Speaking of questionable MSM reporting on political strategy, there seems to be a lot of confusion over the alleged “shift” in Obama messaging about Mitt Romney from “a flip-flopper with no core” to “severely conservative.” Today there’s a long Glenn Thrush/Jonathan Martin piece at Politico that reads like the co-authors were having an argument and just lashed it all together. One minute it seems the Obama campaign junked the “no core” attacks on the advice of Bill Clinton and pollster Benenson; then it appears they are pursuing the two themes simultaneously; and then that there is internal discord on the messaging.

The sources for the “internal discord” interpretation are not exactly unimpeachable: John Weaver, who’s fresh from conducting the train wreck that was Jon Huntsman’s presidential campaign, but has apparently retained his “genius strategist” rep in some circles; and Romney’s own spokesperson Andrea Saul, who says the supposed conflict is a sign of “a White House in search of a reason for reelection.”

I don’t see a problem here. Of course the Obama camp emphasized the “no core” argument during the primaries, since it reinforced conservative doubts about Romney and also painted him as someone so character-less that he’d do or say whatever was necessary to win the nomination. Now that Mitt’s spent months and months pandering to conservative activists and blasting his opponents for ideological heresies real and imagined, it’s perfectly logical to point out how he’s harnessed himself to a political movement that’s partying like it’s 1964. But the “no core” attack line must be recalled now and then to turn on bright flashing lights whenever Romney tries to reposition himself, which he really does need to do lest he come across as Paul Ryan with a lot less personality.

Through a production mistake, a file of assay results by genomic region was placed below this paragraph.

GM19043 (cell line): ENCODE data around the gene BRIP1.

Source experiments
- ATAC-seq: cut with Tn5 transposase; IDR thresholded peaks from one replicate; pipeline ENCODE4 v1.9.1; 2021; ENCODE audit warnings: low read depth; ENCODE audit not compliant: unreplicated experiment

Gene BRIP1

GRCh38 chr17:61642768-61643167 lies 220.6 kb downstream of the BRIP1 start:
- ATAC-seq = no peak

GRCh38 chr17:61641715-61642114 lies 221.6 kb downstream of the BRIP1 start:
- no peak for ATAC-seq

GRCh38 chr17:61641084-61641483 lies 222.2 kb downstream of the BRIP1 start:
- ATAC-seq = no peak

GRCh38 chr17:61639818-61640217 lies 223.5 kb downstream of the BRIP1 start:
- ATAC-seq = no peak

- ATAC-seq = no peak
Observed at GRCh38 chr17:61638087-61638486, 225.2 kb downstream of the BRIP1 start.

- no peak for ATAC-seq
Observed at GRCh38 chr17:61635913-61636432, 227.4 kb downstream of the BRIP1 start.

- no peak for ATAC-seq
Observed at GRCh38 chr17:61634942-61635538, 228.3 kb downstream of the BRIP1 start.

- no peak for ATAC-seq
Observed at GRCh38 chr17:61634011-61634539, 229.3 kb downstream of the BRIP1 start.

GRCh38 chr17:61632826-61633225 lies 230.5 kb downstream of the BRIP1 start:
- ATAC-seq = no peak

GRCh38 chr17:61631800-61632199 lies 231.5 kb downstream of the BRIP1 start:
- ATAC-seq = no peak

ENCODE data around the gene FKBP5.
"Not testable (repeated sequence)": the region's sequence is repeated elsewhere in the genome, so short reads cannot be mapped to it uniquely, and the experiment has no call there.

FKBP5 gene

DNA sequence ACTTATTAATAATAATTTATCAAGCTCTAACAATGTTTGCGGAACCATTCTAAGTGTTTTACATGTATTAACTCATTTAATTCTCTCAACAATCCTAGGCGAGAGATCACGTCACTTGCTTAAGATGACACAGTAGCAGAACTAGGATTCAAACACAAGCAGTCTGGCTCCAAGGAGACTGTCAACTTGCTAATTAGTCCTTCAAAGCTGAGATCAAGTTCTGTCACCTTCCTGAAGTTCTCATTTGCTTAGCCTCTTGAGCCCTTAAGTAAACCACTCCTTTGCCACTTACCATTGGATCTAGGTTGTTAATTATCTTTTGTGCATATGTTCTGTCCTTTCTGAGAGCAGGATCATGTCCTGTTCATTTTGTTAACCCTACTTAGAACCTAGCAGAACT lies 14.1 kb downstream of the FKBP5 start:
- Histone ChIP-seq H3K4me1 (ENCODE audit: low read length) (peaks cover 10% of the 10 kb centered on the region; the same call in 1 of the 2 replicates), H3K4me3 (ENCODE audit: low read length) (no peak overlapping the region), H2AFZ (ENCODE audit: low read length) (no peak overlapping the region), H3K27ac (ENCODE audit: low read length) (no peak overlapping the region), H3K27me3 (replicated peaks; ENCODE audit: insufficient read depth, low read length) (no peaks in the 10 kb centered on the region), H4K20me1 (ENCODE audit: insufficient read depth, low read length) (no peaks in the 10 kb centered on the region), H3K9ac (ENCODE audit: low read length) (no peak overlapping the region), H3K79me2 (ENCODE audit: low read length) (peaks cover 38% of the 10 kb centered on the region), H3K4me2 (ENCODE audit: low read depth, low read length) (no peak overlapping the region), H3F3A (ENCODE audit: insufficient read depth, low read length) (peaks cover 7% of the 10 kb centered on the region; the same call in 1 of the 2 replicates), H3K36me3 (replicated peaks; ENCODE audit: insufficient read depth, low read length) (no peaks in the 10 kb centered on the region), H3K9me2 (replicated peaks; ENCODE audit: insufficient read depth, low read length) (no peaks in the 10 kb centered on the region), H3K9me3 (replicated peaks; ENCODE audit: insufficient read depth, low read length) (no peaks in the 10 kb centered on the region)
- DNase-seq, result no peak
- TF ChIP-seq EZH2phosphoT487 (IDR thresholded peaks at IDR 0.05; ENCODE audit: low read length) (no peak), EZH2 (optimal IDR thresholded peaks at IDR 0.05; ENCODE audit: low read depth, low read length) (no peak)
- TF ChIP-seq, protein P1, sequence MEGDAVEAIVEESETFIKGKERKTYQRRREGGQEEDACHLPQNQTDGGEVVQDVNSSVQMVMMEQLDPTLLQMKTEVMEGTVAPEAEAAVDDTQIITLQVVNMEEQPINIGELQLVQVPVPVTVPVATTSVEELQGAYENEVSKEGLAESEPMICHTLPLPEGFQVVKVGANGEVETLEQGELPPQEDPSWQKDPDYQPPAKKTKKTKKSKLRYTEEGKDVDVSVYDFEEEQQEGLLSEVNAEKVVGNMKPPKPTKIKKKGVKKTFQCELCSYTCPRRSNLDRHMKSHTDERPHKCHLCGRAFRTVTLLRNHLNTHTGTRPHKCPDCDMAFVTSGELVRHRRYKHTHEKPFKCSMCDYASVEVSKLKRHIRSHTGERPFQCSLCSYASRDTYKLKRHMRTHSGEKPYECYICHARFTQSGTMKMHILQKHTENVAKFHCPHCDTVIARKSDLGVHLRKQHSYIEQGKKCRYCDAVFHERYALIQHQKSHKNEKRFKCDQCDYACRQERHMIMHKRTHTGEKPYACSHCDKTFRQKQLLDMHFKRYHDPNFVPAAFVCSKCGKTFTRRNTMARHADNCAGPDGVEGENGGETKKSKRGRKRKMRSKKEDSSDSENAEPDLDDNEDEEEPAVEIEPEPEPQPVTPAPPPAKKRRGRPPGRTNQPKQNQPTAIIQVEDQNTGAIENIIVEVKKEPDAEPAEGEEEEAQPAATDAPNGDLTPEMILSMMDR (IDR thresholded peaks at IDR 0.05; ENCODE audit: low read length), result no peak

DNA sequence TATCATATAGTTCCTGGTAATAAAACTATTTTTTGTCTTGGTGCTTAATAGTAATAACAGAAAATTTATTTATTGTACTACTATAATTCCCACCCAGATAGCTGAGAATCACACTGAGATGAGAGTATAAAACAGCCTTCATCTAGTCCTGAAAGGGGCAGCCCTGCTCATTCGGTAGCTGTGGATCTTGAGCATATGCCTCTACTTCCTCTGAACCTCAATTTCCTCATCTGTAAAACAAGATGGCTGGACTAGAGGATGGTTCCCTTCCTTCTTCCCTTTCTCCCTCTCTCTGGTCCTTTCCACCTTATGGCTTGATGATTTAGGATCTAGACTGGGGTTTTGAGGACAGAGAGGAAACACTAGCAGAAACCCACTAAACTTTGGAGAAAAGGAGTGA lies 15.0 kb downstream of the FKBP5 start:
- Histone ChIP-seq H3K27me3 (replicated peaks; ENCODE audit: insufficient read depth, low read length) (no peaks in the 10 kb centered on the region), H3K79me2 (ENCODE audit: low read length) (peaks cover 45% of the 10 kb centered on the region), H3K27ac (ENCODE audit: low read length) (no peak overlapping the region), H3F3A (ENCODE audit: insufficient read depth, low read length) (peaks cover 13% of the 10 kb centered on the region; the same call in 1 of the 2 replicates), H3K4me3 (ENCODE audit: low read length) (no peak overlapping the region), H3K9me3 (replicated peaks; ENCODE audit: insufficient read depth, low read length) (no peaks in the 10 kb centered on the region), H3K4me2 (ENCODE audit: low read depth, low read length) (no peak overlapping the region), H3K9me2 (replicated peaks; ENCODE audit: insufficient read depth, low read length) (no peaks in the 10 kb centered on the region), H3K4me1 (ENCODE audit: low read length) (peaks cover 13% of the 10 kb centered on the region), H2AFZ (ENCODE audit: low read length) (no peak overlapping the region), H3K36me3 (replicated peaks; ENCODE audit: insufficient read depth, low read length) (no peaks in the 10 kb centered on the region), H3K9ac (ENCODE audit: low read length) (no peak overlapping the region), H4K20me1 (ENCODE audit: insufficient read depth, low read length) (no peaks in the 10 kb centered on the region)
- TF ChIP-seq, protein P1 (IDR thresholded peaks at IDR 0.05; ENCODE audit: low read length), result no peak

Is it really confusing or risky to depict Romney as an empty suit in the thrall of radicals? Weaver says something I’ve also heard from anxious Democrats who fear that calling Romney a flip-flopper could make him more attractive to swing voters: “Being a flip-flopper might actually help Romney. It shows he’s not an unreasonable person.”

Really? People who don’t like the ideology Romney has been incessantly peddling for the last two presidential cycles are going to vote for him because they believe he’s an incorrigible liar?

I don’t think so. Mitt has built a trap for himself throughout his public career, and Team Obama would be foolish not to bait it and spring it. Persuadable voters don’t much like flip-floppers and don’t much like “severly conservative” ideologues, either. And they really don’t like pols without the character to maintain a reasonably consistent point of view even as they ingratiate themselves to people who are unreasonably enslaved to an extremist ideology against which every decision made by Romney every single day of his presidency would be policed relentlessly and viciously.

Ed Kilgore

Ed Kilgore is a political columnist for New York and managing editor at the Democratic Strategist website. He was a contributing writer at the Washington Monthly from January 2012 until November 2015, and was the principal contributor to the Political Animal blog.